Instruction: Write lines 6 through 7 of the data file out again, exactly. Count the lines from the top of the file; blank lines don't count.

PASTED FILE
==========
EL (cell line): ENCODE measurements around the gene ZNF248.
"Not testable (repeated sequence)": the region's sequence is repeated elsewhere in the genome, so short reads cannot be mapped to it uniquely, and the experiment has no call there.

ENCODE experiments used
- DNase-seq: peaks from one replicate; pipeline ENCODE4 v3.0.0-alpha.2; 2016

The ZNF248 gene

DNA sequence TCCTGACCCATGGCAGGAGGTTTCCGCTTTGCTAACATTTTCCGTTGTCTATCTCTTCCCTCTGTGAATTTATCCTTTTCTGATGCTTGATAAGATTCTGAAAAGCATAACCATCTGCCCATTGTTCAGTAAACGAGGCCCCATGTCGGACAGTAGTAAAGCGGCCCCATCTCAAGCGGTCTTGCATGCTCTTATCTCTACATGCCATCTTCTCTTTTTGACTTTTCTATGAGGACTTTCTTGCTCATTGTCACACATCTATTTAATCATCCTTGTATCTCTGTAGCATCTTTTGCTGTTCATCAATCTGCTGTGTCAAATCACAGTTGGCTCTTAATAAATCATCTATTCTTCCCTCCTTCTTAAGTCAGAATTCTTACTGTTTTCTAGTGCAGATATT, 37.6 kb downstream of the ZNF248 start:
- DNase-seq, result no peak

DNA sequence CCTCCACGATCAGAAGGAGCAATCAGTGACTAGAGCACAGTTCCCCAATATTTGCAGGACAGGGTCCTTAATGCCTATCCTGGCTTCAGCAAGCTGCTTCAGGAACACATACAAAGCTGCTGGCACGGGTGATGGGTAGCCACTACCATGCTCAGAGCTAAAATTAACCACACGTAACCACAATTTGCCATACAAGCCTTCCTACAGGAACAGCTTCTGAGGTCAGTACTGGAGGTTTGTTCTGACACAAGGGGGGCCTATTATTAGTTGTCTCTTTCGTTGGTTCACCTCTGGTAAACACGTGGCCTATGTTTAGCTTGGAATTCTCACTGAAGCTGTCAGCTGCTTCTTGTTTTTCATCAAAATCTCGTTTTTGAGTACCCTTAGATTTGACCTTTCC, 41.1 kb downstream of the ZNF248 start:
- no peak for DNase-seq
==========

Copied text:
DNA sequence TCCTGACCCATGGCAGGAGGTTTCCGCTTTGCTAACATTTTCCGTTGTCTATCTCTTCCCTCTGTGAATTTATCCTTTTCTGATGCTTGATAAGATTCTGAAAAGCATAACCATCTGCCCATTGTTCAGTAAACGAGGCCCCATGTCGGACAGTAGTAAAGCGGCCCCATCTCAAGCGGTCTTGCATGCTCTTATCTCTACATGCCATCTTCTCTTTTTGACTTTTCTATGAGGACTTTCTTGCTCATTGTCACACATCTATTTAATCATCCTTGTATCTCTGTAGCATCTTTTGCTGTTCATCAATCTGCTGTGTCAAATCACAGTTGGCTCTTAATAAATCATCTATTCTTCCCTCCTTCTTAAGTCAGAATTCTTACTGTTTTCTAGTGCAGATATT, 37.6 kb downstream of the ZNF248 start:
- DNase-seq, result no peak